They perverted justice among themselves (v. 7): “You turn judgment to wormwood, that is, you make your administrations of justice bitter and nauseous, and highly displeasing both to God and man.’’ That fruit has become a weed, a weed in the garden; as nothing is more venerable, nothing more valuable, than justice duly administered, so nothing is more hurtful, nothing more abominable, than designedly doing wrong under color and pretense of doing right. Corruptio optimi est pessima —The best, when corrupted, becomes the worst.
It is impossible to find anyone in the Bible who was a power for God who did not have enemies and was not hated.
2 Corinthians 4:8-11 New King James Version (NKJV)
8 We are hard-pressed on every side, yet not crushed; we are perplexed, but not in despair; 9 persecuted, but not forsaken; struck down, but not destroyed— 10 always carrying about in the body the dying of the Lord Jesus, that the life of Jesus also may be manifested in our body. 11 For we who live are always delivered to death for Jesus’ sake, that the life of Jesus also may be manifested in our mortal flesh.
“Pedophile” has reverberated throughout America. But beneath our anger and revulsion, a fundamental question pulsates: Are those who abuse their positions of trust to prey upon children—a category certainly not limited to those in religious orders—sick … or are they evil? We need the answer to that fundamental question. Because, without the truth, we cannot act. And until we act, nothing will change.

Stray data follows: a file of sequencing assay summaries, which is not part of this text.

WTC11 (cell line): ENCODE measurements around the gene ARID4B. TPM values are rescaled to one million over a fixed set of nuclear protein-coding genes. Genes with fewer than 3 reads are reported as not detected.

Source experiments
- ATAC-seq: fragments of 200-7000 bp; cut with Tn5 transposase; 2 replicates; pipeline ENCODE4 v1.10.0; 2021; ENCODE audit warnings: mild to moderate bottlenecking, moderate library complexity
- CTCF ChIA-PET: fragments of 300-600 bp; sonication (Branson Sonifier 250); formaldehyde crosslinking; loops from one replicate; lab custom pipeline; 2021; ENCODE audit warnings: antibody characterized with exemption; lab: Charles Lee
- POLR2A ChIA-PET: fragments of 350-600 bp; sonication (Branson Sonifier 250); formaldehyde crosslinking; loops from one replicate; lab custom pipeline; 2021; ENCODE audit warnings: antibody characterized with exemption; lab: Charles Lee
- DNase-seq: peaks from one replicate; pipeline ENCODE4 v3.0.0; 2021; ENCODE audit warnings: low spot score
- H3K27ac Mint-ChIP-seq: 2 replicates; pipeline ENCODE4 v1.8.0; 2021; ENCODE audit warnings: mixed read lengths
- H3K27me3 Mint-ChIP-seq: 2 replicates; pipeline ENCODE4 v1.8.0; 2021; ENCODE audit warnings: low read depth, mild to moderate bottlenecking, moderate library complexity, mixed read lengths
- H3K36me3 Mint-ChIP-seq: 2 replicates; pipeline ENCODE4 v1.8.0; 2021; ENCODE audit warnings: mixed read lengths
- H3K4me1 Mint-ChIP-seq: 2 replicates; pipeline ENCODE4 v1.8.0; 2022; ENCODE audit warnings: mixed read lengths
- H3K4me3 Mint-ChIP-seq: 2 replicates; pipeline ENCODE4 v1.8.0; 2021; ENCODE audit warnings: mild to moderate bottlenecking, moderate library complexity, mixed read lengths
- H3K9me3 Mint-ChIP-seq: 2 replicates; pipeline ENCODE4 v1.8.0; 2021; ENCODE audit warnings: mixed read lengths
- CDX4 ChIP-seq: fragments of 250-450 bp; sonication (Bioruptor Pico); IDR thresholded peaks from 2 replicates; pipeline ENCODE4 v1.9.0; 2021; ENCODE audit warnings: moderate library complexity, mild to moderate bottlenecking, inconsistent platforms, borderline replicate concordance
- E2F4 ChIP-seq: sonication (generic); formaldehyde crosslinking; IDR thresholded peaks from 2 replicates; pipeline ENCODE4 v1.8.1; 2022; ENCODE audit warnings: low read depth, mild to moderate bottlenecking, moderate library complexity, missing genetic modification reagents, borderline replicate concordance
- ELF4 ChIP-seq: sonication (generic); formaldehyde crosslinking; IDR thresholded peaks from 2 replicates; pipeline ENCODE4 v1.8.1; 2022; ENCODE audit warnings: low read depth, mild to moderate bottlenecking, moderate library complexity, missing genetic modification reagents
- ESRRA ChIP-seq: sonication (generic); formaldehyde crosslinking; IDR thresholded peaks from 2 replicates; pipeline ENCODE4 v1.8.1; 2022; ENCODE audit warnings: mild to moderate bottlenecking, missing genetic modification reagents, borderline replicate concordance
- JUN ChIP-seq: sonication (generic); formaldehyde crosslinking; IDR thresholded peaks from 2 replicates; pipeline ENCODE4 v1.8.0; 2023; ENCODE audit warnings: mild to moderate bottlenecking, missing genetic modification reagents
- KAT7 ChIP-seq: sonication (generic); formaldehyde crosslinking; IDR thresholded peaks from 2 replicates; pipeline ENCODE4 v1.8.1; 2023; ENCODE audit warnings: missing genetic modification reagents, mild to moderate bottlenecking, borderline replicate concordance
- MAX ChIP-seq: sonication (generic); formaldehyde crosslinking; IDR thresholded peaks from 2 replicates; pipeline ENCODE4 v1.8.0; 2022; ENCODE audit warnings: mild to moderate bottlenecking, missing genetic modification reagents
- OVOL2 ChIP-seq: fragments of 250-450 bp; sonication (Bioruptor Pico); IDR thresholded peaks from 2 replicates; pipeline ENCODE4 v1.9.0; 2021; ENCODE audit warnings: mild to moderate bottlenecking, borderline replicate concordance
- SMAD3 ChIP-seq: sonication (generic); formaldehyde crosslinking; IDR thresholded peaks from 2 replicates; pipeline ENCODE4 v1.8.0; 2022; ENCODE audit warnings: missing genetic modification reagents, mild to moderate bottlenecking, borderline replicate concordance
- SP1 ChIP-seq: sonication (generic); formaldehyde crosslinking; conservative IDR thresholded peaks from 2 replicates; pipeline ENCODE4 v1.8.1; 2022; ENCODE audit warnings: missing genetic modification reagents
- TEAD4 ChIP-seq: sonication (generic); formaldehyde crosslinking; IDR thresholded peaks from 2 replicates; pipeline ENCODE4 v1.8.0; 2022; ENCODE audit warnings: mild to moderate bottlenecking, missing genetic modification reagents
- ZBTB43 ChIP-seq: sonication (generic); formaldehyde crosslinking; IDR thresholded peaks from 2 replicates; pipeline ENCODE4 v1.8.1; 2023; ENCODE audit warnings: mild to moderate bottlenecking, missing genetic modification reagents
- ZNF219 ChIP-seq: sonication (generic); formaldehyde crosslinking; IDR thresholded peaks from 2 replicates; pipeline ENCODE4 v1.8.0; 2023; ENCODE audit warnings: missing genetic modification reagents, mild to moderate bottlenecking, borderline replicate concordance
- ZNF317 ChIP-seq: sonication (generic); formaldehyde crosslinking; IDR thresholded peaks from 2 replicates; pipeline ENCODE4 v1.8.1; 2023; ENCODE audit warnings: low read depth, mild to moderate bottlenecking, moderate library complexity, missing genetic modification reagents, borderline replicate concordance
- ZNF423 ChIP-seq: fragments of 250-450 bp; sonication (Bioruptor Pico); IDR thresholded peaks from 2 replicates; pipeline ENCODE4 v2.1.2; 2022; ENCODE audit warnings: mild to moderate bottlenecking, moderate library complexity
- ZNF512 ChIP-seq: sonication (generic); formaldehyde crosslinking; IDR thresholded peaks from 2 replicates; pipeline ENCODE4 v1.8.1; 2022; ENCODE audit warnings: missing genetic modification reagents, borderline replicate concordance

My job is protecting children. It has taken me from big cities to rural outposts, from ghettos to penthouses, and from courtrooms, into demonic battlefields. But whatever the venue, the truth remains constant: Some humans intentionally hurt children. They commit unspeakable acts—for their pleasure, their profit, or both.
Hunted by the Mob, Found by Christ
The gripping memoirs of the founder of HNewsWire. A binge-worthy afternoon read.